A Practical Guide
To Holistic Living
Organic Germanium - Enhancing
Our Health And Our Lives
This book has attempted to bring together the many
aspects currently known regarding the therapeutic uses of organic Germanium.
The topics covered span a wide range of issues and illnesses, including
environmental pollution from radiation and heavy metals, modulation
of the immune and nervous system, and some of the presently not-understood
and esoteric properties of organic Germanium, which suggest that its
healing abilities may work at levels beyond the physical.
Organic Germanium as a substance seems to enhance
and enrich our health, and restore balance to whatever system is "dis-eased".
Really, in a nutshell, this is what holistic living is all about - learning
and knowing about ourselves and our fellow earthly creatures, attuning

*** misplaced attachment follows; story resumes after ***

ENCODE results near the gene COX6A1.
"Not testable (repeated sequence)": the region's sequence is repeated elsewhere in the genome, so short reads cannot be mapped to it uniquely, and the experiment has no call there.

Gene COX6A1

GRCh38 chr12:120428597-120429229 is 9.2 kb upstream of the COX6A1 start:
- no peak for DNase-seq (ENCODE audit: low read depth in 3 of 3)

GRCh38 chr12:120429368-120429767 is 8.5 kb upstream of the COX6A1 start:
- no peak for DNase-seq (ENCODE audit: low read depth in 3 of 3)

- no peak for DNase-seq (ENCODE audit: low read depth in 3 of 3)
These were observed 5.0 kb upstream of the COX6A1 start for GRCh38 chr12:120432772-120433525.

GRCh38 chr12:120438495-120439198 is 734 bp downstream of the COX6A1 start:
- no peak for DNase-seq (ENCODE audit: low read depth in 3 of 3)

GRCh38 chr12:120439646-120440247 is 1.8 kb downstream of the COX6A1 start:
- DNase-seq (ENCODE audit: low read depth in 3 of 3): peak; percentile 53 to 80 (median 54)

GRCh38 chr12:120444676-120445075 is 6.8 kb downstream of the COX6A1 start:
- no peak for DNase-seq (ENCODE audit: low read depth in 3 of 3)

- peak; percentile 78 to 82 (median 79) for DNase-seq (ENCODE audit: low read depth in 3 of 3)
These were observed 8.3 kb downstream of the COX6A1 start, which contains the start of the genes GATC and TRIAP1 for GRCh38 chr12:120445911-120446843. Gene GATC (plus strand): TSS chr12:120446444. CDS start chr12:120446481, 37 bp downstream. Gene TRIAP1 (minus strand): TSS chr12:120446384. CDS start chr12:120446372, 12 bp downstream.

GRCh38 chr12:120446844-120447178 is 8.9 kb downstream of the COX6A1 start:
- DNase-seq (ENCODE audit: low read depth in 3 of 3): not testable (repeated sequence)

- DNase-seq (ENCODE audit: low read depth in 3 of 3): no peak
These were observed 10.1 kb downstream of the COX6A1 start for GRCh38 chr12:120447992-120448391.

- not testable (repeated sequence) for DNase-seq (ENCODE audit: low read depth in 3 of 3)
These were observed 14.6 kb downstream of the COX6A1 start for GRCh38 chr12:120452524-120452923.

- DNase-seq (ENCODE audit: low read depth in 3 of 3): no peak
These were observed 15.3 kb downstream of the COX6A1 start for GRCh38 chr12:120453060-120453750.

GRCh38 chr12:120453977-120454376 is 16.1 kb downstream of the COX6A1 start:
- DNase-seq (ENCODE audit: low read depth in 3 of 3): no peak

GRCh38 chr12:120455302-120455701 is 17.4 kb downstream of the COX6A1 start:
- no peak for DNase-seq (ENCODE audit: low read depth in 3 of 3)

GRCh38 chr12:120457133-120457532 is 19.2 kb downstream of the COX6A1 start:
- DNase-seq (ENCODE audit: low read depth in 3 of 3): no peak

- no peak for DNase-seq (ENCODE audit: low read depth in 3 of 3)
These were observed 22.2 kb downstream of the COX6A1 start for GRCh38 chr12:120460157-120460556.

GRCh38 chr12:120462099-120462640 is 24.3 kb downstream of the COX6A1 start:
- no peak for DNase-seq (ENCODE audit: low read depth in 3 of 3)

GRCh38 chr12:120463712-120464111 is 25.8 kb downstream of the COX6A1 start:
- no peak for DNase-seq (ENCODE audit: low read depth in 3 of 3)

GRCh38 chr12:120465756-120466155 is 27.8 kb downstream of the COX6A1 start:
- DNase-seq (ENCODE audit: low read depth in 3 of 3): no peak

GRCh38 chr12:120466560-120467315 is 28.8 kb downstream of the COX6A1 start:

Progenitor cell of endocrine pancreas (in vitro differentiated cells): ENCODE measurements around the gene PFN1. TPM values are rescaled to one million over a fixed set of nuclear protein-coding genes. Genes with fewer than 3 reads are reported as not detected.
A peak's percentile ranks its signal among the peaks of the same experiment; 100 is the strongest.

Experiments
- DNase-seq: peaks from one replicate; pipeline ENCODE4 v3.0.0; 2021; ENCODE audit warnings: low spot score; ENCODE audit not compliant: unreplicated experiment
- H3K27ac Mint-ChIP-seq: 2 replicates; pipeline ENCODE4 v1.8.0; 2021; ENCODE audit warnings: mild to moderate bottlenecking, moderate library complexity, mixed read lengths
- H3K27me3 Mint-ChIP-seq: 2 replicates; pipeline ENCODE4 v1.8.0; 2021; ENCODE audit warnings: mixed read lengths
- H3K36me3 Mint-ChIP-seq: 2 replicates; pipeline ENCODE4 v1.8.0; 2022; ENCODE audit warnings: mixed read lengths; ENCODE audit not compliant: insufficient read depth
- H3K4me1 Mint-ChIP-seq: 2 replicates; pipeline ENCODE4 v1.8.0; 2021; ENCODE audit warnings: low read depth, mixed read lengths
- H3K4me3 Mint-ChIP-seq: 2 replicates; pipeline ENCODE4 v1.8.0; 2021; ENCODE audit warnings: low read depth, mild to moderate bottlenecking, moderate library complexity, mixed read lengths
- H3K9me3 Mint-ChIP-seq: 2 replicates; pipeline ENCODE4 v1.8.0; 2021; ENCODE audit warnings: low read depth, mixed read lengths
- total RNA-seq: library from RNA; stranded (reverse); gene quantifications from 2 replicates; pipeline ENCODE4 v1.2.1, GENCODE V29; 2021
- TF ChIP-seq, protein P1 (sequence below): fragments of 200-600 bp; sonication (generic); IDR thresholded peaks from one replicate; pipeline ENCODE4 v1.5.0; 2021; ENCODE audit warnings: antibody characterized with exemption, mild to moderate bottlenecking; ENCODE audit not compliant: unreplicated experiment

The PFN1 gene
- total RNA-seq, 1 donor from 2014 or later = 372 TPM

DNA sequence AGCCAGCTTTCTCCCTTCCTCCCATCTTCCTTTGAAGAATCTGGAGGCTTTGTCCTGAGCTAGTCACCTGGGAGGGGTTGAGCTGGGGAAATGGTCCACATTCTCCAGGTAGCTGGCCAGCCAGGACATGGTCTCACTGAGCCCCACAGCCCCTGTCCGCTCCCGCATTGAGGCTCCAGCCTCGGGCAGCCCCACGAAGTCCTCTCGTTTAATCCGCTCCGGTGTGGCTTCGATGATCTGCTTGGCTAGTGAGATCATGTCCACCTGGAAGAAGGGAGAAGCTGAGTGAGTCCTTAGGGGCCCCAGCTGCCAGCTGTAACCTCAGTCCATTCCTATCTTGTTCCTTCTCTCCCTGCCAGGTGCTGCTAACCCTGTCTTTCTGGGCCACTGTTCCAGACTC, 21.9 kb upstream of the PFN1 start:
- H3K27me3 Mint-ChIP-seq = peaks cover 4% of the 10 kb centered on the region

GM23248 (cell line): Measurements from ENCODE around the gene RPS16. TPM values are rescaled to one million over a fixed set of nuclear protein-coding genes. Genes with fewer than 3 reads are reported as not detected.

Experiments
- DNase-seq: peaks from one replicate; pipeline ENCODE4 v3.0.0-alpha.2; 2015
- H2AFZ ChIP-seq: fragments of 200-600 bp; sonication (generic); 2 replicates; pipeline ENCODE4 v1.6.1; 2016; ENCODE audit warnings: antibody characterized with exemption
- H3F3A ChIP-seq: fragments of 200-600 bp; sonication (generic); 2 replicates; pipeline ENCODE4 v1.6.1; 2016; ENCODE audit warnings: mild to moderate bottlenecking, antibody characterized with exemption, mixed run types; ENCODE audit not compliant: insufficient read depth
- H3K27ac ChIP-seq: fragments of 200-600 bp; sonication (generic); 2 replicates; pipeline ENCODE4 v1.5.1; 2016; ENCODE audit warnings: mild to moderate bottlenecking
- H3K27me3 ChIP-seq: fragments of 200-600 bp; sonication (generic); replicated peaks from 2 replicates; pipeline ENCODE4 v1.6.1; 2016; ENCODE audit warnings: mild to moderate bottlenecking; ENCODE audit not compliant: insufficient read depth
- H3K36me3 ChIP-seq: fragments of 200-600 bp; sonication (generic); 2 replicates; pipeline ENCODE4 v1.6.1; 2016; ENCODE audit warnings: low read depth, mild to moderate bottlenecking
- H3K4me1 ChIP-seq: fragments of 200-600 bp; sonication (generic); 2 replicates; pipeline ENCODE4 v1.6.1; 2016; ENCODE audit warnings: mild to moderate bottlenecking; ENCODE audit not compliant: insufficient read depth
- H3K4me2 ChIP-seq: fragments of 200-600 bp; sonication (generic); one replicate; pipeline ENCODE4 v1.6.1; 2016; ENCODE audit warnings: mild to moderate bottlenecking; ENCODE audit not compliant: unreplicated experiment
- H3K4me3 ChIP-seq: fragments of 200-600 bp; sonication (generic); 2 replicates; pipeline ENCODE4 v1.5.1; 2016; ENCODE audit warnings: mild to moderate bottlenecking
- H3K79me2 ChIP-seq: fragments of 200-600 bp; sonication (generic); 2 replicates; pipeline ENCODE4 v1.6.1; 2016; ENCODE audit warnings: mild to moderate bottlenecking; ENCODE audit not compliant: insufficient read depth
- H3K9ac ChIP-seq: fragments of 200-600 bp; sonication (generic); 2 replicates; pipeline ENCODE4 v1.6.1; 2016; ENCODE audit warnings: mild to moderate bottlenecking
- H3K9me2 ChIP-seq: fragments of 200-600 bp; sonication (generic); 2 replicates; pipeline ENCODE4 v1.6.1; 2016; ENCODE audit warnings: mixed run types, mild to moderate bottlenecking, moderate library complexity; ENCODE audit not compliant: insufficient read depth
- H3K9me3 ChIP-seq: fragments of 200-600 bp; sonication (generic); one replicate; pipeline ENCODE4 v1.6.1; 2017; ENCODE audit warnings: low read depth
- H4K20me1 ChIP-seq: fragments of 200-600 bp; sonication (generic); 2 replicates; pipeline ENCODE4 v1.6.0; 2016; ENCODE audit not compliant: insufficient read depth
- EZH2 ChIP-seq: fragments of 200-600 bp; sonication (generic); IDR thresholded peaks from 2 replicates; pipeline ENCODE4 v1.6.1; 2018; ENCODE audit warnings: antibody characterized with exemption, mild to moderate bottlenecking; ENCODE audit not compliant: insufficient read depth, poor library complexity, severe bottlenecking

to and attempting to realize our innate potential at every level. This
particular element, for reasons not entirely discernable, appears to
embody and promotemovement toward what we seek during our life.
Holistic Health Practices
There are a plethora of different health-enhancing
substances and practices available to us in this "New Age".
We don't have to be expert clinicians or practitioners to have access
to the wisdom of the ages that has been "rediscovered" and
re-introduced to us at this time. These include the many dietary therapies,
Chinese medicine and herbs, essential oils, homeopathy, acupuncture,
crystal and colour healing. We can certainly benefit from the information
available on the various techniques and avail ourselves of these therapies
when the need arises.